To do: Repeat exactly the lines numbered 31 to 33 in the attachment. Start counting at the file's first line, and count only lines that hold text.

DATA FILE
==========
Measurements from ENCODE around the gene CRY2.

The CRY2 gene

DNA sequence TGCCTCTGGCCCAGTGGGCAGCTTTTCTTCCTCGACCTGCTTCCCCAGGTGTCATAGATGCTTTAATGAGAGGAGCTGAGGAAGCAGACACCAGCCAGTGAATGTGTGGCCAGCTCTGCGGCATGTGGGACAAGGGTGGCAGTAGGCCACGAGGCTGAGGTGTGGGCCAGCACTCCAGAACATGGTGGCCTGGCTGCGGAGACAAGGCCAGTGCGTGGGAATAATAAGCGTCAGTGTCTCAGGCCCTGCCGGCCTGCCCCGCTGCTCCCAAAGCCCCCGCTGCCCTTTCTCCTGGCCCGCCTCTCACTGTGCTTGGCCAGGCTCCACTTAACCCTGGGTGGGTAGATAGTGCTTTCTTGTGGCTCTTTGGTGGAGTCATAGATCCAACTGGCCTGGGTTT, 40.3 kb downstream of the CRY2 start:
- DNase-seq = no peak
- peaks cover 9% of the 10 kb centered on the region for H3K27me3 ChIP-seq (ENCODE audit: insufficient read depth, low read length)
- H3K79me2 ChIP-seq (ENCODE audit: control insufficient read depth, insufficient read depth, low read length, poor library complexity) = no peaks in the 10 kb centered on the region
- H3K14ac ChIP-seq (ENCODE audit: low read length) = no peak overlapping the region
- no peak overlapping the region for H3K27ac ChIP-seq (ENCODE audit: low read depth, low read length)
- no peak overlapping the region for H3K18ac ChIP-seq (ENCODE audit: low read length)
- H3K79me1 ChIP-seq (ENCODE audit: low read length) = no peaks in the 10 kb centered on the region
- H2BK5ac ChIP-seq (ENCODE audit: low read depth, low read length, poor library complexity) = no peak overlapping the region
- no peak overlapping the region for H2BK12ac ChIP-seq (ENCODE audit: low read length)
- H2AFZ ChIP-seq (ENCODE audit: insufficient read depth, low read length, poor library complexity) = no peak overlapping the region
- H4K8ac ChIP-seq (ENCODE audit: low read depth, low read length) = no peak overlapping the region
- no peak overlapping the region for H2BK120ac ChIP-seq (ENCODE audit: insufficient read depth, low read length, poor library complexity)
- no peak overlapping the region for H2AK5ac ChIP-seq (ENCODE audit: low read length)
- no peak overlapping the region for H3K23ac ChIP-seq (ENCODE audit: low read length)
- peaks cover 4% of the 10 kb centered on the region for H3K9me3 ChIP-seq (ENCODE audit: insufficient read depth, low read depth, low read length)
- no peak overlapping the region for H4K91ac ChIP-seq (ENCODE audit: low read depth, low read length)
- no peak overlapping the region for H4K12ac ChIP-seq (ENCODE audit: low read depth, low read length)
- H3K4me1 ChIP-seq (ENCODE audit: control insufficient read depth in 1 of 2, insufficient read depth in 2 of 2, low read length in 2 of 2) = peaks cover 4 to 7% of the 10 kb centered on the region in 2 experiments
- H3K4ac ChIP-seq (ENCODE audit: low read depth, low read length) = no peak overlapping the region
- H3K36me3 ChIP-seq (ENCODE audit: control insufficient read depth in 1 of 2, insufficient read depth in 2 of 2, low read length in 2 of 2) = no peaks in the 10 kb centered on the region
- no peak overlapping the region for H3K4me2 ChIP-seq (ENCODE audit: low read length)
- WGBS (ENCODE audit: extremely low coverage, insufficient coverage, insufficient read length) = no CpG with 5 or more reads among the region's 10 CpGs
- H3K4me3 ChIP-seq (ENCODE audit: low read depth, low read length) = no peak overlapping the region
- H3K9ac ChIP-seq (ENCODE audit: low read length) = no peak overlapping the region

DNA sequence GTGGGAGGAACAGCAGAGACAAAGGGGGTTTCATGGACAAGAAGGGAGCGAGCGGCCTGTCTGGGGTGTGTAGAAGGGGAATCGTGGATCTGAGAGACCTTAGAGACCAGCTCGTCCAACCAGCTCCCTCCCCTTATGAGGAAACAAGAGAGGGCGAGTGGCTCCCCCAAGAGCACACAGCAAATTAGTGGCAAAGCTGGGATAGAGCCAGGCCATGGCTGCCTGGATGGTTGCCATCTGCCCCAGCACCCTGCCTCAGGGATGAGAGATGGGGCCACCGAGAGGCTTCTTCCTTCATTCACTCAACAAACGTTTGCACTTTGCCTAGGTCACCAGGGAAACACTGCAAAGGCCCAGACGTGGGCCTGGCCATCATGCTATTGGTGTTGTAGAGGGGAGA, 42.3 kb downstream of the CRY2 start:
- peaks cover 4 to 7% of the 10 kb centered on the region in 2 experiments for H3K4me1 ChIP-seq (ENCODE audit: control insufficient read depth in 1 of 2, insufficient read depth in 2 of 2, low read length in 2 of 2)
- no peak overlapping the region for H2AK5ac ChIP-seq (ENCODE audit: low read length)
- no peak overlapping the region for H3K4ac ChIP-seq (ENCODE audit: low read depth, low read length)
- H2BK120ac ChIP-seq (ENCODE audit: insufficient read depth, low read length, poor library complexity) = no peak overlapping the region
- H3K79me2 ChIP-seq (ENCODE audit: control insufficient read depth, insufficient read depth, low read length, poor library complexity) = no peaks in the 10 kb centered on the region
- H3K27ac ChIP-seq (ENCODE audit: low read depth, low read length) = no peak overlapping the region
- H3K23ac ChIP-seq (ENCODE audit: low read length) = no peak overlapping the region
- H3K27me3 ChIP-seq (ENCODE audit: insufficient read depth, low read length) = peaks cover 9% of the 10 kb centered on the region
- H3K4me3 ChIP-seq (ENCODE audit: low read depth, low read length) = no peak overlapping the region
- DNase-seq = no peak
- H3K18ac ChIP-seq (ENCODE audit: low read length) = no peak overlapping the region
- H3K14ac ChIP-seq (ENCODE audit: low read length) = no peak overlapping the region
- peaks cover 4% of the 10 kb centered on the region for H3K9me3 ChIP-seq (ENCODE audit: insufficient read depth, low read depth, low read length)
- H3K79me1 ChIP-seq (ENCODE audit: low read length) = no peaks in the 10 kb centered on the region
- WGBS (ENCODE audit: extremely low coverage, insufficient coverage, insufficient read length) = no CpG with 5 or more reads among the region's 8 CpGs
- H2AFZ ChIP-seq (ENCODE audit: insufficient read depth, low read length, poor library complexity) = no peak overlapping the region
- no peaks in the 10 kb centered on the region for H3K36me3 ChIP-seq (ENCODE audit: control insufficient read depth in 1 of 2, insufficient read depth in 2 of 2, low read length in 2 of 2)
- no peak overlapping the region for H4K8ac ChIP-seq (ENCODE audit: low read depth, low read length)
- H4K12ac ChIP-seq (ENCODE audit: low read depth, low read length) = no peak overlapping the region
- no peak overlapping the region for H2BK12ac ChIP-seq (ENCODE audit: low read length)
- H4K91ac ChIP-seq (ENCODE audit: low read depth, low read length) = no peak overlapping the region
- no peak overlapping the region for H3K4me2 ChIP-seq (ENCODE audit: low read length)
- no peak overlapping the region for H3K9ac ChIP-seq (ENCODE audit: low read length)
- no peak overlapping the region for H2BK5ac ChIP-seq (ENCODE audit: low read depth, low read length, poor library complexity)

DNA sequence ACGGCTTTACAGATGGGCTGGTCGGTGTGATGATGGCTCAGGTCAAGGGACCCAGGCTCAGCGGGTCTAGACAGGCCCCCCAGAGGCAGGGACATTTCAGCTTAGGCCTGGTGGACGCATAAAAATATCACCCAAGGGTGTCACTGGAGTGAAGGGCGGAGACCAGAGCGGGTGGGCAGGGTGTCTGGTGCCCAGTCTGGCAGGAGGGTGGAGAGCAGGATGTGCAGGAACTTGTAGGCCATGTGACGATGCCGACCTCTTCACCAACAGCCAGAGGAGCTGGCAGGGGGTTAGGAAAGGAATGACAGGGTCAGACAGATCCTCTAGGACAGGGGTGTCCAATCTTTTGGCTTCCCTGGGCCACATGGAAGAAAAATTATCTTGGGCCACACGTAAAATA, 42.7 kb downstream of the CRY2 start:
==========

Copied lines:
- no peak overlapping the region for H3K4ac ChIP-seq (ENCODE audit: low read depth, low read length)
- H2BK120ac ChIP-seq (ENCODE audit: insufficient read depth, low read length, poor library complexity) = no peak overlapping the region
- H3K79me2 ChIP-seq (ENCODE audit: control insufficient read depth, insufficient read depth, low read length, poor library complexity) = no peaks in the 10 kb centered on the region